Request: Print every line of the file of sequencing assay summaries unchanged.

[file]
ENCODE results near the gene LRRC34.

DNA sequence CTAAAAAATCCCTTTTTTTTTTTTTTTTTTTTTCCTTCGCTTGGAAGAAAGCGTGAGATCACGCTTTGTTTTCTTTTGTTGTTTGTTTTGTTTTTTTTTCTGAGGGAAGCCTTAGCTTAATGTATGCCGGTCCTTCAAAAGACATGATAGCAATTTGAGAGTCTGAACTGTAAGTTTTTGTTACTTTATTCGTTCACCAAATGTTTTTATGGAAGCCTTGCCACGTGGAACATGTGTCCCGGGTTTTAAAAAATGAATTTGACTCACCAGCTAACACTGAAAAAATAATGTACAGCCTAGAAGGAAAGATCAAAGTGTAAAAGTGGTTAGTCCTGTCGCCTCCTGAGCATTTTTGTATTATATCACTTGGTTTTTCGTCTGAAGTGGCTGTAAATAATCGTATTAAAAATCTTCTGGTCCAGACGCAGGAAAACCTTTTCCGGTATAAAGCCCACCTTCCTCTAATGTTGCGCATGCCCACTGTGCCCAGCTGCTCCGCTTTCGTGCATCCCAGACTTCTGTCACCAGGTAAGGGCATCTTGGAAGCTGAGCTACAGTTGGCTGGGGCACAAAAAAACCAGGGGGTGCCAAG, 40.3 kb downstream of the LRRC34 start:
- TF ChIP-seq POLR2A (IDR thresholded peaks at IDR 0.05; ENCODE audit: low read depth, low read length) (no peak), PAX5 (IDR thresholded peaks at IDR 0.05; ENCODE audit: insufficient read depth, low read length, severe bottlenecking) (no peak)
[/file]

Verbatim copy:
ENCODE results near the gene LRRC34.

DNA sequence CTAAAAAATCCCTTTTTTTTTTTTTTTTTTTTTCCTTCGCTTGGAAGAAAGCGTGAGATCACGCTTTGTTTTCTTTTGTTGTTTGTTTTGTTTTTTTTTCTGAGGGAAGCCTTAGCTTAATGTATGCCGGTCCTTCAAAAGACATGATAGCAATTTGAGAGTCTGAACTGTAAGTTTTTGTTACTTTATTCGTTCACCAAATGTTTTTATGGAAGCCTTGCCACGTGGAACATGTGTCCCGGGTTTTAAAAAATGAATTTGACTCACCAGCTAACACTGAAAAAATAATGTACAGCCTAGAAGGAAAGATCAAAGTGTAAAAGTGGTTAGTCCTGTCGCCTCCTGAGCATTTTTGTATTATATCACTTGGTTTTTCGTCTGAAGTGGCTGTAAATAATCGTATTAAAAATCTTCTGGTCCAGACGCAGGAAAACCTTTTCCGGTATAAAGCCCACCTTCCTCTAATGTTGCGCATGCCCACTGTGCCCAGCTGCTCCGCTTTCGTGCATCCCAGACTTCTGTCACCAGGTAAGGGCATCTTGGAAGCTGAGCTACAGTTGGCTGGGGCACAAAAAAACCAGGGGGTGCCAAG, 40.3 kb downstream of the LRRC34 start:
- TF ChIP-seq POLR2A (IDR thresholded peaks at IDR 0.05; ENCODE audit: low read depth, low read length) (no peak), PAX5 (IDR thresholded peaks at IDR 0.05; ENCODE audit: insufficient read depth, low read length, severe bottlenecking) (no peak)